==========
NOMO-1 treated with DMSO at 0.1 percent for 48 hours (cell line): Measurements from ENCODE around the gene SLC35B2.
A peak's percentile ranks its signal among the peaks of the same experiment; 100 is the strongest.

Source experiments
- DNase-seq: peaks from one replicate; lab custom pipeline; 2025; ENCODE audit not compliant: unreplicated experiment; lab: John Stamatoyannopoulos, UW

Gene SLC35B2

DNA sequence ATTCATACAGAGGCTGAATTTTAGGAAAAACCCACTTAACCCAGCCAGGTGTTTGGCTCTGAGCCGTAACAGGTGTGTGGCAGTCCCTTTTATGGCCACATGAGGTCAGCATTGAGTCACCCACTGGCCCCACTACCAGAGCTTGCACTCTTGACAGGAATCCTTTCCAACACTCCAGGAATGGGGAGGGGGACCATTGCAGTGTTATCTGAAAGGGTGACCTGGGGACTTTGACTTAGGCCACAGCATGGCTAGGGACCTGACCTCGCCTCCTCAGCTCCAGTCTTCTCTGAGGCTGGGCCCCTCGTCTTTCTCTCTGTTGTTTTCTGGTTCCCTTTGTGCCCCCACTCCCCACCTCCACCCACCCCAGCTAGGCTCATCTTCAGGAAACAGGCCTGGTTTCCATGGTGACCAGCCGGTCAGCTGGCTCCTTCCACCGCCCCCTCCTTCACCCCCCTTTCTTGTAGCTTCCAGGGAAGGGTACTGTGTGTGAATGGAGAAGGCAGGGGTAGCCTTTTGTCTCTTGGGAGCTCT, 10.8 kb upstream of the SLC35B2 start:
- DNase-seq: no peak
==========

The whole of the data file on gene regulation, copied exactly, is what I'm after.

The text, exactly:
NOMO-1 treated with DMSO at 0.1 percent for 48 hours (cell line): Measurements from ENCODE around the gene SLC35B2.
A peak's percentile ranks its signal among the peaks of the same experiment; 100 is the strongest.

Source experiments
- DNase-seq: peaks from one replicate; lab custom pipeline; 2025; ENCODE audit not compliant: unreplicated experiment; lab: John Stamatoyannopoulos, UW

Gene SLC35B2

DNA sequence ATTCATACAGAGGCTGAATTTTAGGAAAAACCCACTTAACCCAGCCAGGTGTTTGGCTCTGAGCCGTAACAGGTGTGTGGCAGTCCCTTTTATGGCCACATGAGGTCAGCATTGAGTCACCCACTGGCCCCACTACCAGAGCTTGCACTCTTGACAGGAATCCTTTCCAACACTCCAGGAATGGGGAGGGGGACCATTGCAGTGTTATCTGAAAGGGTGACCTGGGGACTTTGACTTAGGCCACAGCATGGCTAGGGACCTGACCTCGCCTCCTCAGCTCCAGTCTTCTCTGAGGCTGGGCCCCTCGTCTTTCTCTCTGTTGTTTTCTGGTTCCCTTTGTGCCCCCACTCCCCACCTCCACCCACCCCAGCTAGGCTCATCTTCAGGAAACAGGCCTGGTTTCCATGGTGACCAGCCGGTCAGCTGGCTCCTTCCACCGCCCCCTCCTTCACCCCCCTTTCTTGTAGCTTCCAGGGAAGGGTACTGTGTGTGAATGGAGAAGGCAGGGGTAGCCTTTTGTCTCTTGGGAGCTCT, 10.8 kb upstream of the SLC35B2 start:
- DNase-seq: no peak